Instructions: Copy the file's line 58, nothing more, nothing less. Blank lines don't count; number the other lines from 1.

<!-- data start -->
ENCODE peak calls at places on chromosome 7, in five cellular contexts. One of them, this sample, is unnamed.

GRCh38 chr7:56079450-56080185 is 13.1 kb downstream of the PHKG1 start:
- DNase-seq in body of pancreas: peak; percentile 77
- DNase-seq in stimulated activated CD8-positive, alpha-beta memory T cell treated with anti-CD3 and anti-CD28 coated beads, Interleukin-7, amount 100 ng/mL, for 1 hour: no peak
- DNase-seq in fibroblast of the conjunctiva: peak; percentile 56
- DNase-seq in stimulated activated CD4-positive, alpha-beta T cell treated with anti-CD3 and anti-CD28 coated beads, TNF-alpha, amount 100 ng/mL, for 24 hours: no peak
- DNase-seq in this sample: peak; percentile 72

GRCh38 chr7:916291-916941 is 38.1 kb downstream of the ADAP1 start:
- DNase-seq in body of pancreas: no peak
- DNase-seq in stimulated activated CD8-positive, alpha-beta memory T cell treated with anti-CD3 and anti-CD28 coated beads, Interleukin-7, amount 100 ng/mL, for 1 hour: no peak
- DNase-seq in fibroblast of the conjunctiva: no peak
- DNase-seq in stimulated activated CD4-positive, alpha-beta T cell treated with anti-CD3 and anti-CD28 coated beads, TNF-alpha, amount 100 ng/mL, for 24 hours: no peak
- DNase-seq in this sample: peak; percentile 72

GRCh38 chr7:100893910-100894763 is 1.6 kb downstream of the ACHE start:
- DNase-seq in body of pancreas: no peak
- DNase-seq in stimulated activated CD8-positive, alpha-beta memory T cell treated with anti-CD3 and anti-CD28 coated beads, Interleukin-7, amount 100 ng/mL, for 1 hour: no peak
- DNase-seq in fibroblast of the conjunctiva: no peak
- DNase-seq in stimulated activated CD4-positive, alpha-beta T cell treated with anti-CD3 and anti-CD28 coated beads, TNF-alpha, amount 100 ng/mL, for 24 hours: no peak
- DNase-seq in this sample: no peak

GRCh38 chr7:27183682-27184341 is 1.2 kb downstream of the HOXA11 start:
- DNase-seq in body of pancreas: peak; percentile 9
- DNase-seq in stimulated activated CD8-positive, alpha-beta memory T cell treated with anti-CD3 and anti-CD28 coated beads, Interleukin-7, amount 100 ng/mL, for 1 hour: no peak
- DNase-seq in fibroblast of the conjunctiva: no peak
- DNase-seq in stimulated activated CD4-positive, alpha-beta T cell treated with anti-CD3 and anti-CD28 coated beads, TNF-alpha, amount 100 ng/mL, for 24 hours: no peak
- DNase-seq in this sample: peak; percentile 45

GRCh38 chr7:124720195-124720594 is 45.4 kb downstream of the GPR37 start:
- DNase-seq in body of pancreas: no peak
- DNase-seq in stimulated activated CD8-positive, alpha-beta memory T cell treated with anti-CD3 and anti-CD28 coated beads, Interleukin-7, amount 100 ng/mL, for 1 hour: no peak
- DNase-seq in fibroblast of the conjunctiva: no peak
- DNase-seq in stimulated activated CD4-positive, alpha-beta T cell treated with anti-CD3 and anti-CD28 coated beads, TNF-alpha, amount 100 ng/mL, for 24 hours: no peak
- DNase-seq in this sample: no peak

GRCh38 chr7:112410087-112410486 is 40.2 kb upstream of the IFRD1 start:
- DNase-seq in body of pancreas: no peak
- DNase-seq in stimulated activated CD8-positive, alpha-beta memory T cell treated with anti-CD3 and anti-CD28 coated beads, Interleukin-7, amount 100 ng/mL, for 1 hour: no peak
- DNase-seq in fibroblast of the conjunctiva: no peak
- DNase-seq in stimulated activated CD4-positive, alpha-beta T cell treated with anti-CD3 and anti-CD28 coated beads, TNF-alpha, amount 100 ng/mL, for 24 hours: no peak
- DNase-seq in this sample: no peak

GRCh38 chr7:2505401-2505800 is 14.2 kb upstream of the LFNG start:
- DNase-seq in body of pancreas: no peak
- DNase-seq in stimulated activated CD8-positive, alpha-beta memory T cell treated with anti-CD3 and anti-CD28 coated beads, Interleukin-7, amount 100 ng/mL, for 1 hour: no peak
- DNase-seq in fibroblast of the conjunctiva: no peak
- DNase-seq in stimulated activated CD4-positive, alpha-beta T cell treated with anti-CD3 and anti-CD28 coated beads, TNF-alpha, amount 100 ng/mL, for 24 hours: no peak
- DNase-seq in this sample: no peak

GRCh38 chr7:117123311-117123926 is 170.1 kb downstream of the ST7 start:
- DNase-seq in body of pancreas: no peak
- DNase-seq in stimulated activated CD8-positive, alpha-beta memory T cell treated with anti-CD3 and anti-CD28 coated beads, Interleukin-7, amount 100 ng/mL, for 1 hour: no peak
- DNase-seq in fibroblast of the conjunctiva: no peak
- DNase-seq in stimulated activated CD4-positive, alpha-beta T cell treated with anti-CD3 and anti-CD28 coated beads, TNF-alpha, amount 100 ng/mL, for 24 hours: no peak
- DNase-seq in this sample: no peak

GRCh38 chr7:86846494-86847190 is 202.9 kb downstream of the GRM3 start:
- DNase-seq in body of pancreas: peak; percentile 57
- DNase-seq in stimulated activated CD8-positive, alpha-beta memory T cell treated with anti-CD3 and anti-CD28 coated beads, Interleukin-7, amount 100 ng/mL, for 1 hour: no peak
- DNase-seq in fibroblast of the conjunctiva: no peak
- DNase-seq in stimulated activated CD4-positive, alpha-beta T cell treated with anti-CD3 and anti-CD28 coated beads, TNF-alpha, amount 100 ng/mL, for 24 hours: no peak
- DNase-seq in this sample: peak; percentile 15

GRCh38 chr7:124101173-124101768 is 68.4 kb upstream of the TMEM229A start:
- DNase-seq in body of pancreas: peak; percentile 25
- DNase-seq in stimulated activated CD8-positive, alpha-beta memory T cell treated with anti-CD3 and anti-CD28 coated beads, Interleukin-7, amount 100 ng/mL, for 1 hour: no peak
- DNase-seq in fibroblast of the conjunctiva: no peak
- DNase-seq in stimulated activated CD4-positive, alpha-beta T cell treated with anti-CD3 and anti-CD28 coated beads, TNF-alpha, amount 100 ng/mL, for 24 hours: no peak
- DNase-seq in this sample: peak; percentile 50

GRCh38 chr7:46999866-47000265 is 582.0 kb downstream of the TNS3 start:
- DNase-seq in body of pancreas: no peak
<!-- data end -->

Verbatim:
- DNase-seq in stimulated activated CD8-positive, alpha-beta memory T cell treated with anti-CD3 and anti-CD28 coated beads, Interleukin-7, amount 100 ng/mL, for 1 hour: no peak